Mercedes-Benz cars are loaded on to covered rail cars in Tuscaloosa County prior to being exported to Canada.
Photo by Cary Norton
Any Port But Near Home
Alabama automakers exported more than 220, 000 vehicles last year, but none of those was shipped through the Alabama State Port Authority’s Port of Mobile. That port handles the automotive grade steel and components for the state’s four OEMs — Mercedes-Benz, Honda, Toyota and Hyundai — as well as the Kia plant in West Point, Georgia.
Now, port officials are taking steps to capitalize on market opportunities resulting from continued development of the auto market in the Southeast and Mexico by building a finished vehicle processing terminal with roll-on, roll-off capabilities.
According to Port spokesperson Judith Adams, the port authority launched a study and preliminary design work two years ago to build such a terminal at an estimated cost of $65 million.
At the time, Alabama was the 5th-largest producer of cars and light trucks in the United States with exports in excess of $7 billion. Not having an auto-exporting terminal killed a shot at $56 million in business revenues, $15.5 million in local purchases and $4.7 million in local and state taxes, officials say.
In July, the port authority issued a revised request for proposals aimed at a different site than originally considered. The new site, in the main port complex, has a 40-foot draft, better rail service and access for newer, larger ships.
Proposals are due October 10 with selection and award scheduled for December, according to Adams.
Elsewhere in the Southeast, Charleston, South Carolina, and Savannah, Georgia, have announced plans to enhance port facilities for increased traffic. Georgia and South Carolina also have announced joint plans to build a massive port that would lie in South Carolina near Savannah.
BMW Leads the Region
South Carolina’s BMW Manufacturing in Spartanburg ships about 70 percent of the vehicles it makes each year to overseas markets and is the Southeast’s largest auto exporter. In 2015, the South Carolina plant exported 281, 256 units — nearly $10 billion worth — to 140 countries.
Based on the value of exports, the BMW facility in South Carolina is the largest automotive exporting facility in the United States, according to company spokesperson Steve Wilson. Leading export markets last year were China, Germany and Great Britain.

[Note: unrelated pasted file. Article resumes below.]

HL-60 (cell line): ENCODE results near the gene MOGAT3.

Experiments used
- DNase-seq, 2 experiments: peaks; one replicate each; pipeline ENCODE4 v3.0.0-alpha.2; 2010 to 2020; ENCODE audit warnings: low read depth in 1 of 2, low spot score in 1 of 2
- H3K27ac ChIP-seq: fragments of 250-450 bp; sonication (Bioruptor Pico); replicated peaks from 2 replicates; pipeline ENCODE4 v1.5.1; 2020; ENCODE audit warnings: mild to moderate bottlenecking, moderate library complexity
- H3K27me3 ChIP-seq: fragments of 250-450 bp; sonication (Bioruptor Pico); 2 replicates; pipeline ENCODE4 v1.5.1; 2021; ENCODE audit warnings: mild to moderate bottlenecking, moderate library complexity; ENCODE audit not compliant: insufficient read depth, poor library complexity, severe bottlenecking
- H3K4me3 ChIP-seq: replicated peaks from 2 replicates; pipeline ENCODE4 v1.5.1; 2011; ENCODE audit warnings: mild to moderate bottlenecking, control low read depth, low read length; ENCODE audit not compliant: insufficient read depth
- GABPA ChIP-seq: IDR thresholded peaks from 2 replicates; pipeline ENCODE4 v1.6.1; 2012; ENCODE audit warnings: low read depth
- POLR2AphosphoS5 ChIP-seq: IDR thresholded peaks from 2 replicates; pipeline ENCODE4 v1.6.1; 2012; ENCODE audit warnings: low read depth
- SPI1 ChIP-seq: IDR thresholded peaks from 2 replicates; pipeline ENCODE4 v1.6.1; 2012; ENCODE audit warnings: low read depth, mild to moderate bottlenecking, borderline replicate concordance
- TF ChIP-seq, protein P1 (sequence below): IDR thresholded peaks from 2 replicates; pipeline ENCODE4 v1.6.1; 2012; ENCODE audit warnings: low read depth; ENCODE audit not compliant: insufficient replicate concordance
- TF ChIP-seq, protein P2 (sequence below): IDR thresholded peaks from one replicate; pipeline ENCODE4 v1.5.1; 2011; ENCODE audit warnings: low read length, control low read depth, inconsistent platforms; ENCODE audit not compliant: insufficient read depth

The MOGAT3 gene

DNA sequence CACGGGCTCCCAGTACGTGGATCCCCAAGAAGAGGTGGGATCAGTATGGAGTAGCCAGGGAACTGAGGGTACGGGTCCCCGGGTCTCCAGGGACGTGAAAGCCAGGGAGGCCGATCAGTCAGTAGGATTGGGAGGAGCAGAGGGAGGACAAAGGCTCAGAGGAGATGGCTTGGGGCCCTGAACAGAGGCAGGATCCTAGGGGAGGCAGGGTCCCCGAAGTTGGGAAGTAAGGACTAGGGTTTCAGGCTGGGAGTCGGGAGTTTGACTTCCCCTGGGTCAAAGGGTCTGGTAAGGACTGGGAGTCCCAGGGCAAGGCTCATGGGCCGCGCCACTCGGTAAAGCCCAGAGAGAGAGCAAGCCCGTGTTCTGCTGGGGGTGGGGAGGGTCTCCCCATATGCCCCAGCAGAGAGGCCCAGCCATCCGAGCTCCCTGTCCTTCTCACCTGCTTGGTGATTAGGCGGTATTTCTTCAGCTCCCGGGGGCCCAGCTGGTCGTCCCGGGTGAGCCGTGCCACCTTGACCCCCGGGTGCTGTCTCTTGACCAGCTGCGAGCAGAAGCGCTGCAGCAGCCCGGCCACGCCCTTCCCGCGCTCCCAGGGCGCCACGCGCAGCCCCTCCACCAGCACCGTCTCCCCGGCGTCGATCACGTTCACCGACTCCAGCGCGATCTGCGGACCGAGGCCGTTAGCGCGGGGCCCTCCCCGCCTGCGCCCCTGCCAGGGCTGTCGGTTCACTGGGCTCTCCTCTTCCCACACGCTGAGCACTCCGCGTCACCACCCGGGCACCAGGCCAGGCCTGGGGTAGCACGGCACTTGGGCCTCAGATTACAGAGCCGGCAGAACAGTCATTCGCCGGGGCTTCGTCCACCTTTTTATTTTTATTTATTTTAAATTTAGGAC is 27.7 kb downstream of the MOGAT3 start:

BMW sends cars by rail from the Spartanburg plant to the Port of Charleston, which handles most of the facility’s exports. The company also ships out of Savannah, Jacksonville and Miami.
BMW uses South Carolina’s Inland Port to import about 95 percent of all parts for cars the company makes in Spartanburg. That amounts to about 250 sea containers per week and includes parts such as engines and transmissions, according to Sky Foster, corporate communications department manager for BMW Manufacturing in South Carolina.
The BMW facility exports about 500 sea containers each week filled with parts and components for the BMW X3 and X5. Those containers are shipped to emerging markets around the world such as Russia, Thailand, India, Indonesia, Malaysia and Egypt.
In 2015, about 20, 000 painted X3 and X5 bodies along with parts and components were exported from the Inland Port. BMW does not provide the value of parts and components it exports.
“The Inland Port is important for BMW’s import and export operation, ” Foster said via e-mail. “The company’s export program enables BMW to invest in new markets where we see potential for future growth. Demand for our X models from emerging markets has grown significantly over the past five years, and we believe that trend will continue.”
Text by Charlie Ingram